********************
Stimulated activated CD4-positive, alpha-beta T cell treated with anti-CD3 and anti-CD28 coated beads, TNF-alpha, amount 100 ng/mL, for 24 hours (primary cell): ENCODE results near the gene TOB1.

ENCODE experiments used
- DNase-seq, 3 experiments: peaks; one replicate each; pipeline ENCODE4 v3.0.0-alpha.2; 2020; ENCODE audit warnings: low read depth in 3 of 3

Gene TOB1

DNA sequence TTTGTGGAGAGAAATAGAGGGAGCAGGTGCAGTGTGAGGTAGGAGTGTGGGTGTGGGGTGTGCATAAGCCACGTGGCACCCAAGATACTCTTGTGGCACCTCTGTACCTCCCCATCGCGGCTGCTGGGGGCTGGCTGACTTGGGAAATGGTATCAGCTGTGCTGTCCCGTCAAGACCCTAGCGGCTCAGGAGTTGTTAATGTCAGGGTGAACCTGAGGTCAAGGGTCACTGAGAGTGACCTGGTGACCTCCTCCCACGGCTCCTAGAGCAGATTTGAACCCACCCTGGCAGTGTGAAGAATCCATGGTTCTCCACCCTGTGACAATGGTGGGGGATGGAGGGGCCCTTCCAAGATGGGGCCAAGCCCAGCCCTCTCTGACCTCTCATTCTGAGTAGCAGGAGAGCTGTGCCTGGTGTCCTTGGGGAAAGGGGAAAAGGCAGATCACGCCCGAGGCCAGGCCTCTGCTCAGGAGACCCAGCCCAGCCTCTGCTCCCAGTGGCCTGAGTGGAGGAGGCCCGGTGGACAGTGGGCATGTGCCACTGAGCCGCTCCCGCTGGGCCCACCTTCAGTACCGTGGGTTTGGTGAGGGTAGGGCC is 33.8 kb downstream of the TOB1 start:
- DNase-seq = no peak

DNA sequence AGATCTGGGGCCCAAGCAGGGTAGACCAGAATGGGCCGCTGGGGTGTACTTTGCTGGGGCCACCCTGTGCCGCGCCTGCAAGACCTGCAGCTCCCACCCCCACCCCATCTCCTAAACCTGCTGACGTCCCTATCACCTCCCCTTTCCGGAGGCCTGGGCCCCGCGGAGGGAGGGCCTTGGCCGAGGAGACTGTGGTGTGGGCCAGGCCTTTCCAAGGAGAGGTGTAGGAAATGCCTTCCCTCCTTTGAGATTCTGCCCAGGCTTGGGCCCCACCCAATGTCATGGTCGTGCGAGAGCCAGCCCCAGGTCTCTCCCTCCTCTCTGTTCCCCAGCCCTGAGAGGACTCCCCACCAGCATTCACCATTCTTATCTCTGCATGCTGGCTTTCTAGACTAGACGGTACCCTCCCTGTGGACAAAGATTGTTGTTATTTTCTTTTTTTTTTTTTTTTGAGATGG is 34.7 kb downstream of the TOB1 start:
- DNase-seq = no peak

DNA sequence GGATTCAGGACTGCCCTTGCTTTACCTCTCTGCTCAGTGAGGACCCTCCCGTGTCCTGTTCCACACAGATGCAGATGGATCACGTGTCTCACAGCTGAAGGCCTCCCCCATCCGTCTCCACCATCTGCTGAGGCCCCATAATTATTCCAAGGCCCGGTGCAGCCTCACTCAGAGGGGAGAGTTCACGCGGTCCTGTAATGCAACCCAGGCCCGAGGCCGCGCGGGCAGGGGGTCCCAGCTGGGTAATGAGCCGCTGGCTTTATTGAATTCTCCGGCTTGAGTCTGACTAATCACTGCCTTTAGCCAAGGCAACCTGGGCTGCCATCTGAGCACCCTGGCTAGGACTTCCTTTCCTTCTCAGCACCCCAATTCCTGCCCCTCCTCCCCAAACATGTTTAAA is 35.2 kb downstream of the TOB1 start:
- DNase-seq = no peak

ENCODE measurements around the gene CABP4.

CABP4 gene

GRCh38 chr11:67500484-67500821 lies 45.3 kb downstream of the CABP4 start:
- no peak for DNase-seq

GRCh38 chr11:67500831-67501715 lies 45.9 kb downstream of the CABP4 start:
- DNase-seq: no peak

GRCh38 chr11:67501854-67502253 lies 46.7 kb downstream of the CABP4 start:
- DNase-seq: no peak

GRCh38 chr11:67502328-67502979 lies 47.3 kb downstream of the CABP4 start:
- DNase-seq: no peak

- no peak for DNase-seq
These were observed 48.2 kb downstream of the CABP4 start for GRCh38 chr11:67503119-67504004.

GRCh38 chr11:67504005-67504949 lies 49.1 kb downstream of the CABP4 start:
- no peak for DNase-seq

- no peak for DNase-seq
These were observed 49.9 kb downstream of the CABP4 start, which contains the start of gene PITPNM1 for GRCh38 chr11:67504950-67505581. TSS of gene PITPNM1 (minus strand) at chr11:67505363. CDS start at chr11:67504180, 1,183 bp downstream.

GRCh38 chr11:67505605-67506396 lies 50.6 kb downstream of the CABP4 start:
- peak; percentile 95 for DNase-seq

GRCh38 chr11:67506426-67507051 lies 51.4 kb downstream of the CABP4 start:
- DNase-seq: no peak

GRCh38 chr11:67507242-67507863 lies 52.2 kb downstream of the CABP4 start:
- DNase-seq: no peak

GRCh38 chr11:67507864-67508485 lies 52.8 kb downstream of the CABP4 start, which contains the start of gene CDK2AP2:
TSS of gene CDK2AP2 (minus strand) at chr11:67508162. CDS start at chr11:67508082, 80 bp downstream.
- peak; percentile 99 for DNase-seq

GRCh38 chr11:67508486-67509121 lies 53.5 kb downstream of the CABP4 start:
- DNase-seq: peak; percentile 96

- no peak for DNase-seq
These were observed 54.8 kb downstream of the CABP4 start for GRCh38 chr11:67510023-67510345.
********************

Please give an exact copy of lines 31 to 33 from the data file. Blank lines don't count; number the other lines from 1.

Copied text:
GRCh38 chr11:67507242-67507863 lies 52.2 kb downstream of the CABP4 start:
- DNase-seq: no peak

GRCh38 chr11:67507864-67508485 lies 52.8 kb downstream of the CABP4 start, which contains the start of gene CDK2AP2: